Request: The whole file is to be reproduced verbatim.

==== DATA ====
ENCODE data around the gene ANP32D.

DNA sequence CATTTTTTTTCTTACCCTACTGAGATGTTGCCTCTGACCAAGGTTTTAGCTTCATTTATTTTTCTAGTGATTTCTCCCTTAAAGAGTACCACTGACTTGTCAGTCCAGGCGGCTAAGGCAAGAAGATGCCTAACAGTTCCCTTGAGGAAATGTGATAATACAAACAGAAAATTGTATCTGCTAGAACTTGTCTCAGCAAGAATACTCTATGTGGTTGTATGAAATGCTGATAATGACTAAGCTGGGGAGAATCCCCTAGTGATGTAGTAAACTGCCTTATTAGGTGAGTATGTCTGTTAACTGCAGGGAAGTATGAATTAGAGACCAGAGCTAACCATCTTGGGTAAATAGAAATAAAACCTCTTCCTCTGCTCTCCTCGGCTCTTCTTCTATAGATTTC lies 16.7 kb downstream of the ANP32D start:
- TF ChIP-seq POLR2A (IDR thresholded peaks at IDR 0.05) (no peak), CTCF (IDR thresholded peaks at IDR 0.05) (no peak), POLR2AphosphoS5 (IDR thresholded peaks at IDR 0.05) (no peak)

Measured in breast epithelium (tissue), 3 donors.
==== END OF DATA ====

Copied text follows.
ENCODE data around the gene ANP32D.

DNA sequence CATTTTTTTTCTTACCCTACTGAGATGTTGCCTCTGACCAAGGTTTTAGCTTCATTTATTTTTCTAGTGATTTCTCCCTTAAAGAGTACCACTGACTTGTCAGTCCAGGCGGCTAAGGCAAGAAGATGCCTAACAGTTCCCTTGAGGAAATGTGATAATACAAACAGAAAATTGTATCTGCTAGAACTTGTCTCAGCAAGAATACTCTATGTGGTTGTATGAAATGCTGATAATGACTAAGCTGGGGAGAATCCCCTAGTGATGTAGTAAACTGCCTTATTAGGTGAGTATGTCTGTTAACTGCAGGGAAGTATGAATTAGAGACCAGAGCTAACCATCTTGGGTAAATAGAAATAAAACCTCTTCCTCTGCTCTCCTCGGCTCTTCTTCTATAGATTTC lies 16.7 kb downstream of the ANP32D start:
- TF ChIP-seq POLR2A (IDR thresholded peaks at IDR 0.05) (no peak), CTCF (IDR thresholded peaks at IDR 0.05) (no peak), POLR2AphosphoS5 (IDR thresholded peaks at IDR 0.05) (no peak)

Measured in breast epithelium (tissue), 3 donors.